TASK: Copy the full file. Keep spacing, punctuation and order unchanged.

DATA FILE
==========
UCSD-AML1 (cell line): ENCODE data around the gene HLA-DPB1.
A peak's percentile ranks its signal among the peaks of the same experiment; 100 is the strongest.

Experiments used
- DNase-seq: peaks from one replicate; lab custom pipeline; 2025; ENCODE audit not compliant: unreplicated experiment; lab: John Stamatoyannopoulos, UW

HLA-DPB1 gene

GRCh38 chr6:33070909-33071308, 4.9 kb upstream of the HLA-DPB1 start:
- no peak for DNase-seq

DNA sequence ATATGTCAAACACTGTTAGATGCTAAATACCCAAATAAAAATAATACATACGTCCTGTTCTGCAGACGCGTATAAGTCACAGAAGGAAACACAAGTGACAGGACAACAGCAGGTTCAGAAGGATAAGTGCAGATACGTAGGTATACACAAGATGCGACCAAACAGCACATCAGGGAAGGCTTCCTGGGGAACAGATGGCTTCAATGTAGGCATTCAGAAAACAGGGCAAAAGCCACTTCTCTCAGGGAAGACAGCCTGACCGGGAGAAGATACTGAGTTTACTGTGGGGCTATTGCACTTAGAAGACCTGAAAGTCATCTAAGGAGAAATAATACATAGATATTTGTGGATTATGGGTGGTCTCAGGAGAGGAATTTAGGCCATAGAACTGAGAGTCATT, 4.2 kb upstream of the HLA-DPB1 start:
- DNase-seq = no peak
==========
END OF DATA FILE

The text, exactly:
UCSD-AML1 (cell line): ENCODE data around the gene HLA-DPB1.
A peak's percentile ranks its signal among the peaks of the same experiment; 100 is the strongest.

Experiments used
- DNase-seq: peaks from one replicate; lab custom pipeline; 2025; ENCODE audit not compliant: unreplicated experiment; lab: John Stamatoyannopoulos, UW

HLA-DPB1 gene

GRCh38 chr6:33070909-33071308, 4.9 kb upstream of the HLA-DPB1 start:
- no peak for DNase-seq

DNA sequence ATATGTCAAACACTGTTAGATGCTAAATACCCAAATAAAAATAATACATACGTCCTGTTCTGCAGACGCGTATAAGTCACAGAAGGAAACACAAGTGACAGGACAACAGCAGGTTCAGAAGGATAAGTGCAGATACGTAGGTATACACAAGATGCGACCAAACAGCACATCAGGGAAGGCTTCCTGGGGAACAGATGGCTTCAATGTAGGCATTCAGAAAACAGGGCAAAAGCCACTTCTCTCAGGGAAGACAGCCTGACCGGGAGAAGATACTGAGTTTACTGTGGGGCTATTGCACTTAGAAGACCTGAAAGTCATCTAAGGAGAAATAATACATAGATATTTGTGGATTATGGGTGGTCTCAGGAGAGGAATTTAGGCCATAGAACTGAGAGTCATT, 4.2 kb upstream of the HLA-DPB1 start:
- DNase-seq = no peak